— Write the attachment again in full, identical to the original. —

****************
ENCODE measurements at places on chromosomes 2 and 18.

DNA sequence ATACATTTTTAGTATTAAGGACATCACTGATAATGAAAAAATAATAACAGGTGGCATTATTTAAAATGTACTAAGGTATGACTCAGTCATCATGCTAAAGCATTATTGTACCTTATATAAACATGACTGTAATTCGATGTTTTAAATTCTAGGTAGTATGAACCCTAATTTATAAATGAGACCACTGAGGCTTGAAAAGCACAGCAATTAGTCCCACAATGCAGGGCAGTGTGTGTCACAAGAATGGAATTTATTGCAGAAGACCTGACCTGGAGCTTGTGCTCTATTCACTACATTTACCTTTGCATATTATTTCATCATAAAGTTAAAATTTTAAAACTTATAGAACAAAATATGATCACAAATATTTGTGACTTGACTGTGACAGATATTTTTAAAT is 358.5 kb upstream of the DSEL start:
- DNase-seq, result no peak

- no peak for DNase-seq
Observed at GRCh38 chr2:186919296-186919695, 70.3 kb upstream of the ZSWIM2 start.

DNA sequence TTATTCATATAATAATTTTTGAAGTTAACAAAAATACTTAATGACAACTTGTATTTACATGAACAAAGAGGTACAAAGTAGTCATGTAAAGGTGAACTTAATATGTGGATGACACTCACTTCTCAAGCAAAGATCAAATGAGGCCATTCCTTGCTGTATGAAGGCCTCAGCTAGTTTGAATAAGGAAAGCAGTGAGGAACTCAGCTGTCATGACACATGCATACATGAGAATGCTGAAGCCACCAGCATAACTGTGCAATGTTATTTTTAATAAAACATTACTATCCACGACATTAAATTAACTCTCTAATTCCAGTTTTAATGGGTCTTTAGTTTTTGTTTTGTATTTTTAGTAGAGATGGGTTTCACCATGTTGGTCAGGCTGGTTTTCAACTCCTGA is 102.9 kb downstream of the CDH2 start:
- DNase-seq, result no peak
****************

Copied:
ENCODE measurements at places on chromosomes 2 and 18.

DNA sequence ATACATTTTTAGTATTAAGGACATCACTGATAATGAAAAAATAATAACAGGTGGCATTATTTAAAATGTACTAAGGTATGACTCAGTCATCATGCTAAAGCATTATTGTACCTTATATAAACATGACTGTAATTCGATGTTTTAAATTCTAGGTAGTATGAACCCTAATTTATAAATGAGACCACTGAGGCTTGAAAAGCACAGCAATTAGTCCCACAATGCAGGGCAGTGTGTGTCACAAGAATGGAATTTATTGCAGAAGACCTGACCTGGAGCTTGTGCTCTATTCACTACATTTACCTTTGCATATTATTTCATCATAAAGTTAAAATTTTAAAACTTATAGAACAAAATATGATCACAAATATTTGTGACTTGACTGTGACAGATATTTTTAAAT is 358.5 kb upstream of the DSEL start:
- DNase-seq, result no peak

- no peak for DNase-seq
Observed at GRCh38 chr2:186919296-186919695, 70.3 kb upstream of the ZSWIM2 start.

DNA sequence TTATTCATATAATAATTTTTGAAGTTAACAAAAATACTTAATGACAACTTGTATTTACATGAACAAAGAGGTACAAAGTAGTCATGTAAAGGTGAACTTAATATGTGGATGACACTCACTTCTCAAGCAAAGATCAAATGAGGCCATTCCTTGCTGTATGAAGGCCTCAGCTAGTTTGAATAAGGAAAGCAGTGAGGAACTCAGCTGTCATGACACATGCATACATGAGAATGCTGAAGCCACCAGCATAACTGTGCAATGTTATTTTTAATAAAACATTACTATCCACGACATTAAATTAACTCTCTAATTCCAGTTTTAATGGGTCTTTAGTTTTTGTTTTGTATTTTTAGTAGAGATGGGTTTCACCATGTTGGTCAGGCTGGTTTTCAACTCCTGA is 102.9 kb downstream of the CDH2 start:
- DNase-seq, result no peak